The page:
Isla Mujeres Pharmacia (Pharmacy)

Since I am a pharmacist, naturally I was interested in how pharmacy is practiced in Mexico.  Yes, there are pharmacists.  But not in every location where drugs are sold.  A lot of the medications are sold in the local grocery stores and markets, but they also have pharmacies (pharmacias) as well.  When we visited Cancun, the Wal-Mart had a tremendous selection of drugs as well.  Almost all of the drugs are available without a prescription.  Only drugs that are identified as "drugs of abuse" (Valium, Morphine, etc.) require a prescription.

I visited a local pharmacy and spoke with the pharmacist, who spoke no English.  We were able to communicate, though, and he told me that his advanced degree was in chemistry, not pharmacy.  He had owned this drugstore for 20 years.  

 

 

 

 

He showed me the Mexican version of the PDR (Physician's Desk Reference).  I was easily able to identify the drugs using their generic names.   

 

One thing that surprised me was that there are no generic drug manufacturers in Mexico. All drugs are manufactured by the major drug companies and they are all brand-name products.

   

When I thought about drugs in Mexico, I always heard about people crossing the border to obtain drugs there because they are cheaper.  This is not true!  I looked at the price for Zestoretic 20/12.5 and a box of unit-dose 28 tablets was $53!  We can get 100 of these in the states in the generic version for about 10% of this price.  So, it is hard for me to understand how the Mexican locals can afford to pay for their drugs.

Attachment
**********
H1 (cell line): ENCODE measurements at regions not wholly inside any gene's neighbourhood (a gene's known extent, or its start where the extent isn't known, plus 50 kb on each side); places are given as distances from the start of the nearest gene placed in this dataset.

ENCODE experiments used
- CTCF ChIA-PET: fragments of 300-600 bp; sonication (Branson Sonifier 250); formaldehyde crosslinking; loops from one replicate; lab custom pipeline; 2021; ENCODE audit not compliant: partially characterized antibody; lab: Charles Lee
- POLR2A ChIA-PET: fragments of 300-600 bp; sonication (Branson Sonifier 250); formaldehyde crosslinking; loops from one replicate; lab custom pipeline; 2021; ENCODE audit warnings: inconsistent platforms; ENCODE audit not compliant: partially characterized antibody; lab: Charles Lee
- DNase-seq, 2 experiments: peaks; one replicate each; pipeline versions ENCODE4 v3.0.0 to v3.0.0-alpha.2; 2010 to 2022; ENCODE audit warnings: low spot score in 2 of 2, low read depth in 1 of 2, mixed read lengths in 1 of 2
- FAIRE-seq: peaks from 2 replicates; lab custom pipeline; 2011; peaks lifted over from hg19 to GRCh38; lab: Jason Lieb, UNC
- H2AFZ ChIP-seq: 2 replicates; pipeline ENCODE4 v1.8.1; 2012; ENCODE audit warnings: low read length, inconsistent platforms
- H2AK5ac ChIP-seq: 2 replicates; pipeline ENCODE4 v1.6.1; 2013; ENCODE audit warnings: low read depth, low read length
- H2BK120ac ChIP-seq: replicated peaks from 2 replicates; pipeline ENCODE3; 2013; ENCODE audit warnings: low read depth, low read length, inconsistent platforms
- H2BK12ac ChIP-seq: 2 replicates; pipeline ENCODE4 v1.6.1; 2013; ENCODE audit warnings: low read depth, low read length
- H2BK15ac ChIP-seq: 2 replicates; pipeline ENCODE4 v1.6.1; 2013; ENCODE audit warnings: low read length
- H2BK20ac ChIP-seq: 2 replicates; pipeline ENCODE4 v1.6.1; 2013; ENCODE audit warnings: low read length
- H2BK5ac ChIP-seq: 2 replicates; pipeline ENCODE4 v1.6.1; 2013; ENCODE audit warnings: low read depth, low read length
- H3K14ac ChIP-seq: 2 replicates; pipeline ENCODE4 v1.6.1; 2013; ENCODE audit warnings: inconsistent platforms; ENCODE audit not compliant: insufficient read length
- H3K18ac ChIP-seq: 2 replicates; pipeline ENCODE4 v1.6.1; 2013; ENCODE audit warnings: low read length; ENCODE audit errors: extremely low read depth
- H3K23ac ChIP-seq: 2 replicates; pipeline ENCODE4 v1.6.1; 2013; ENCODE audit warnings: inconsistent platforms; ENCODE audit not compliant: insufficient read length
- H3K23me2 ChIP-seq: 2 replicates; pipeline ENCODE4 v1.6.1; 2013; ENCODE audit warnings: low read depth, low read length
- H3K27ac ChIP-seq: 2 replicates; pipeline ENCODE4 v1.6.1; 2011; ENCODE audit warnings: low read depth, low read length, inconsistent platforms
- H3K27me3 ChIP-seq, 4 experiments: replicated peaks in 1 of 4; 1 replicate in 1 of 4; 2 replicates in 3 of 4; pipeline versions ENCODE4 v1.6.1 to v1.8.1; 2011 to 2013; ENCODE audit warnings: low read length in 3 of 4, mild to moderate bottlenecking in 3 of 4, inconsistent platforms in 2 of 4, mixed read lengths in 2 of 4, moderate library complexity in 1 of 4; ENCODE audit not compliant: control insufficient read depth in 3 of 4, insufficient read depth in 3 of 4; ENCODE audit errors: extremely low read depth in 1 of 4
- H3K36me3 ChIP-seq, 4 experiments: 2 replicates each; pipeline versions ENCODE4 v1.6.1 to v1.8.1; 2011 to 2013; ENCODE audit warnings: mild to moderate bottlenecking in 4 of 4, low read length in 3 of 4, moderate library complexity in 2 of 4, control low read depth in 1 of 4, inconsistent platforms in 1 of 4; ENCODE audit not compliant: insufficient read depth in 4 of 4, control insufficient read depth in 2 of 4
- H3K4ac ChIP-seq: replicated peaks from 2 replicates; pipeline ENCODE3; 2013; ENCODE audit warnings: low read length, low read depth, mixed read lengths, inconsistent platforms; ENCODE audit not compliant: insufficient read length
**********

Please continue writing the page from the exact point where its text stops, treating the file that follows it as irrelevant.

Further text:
I guess people are crossing the border to obtain drugs that are not available in the US, particularly anti-cancer drugs.  Many of these drugs are considered to be controversial treatments in the USA and are not FDA approved. Also, tourists buy a lot of drugs that require a doctor's visit and prescription in the US.

Another thing I noticed was that there were sometimes different formulations of drugs we had in the USA.  Notice the Voltaren Emulgel in the box below.  A gel form of Voltaren is not available in the US. 

  

Pharmacists will recognize many drugs that are familiar to them. 

Tourists will recognize some of the drugs, too.

I am sure there is a lot of Viagra purchased here by the gringos (and Mexicans as well!). 

In many ways, the pharmacy looks like our local drugstores back home.... stocking shampoo, toothpaste, Advil and Maalox, and a huge selection of suntan products.

 

Hope you enjoyed my little pharmacy tour! 

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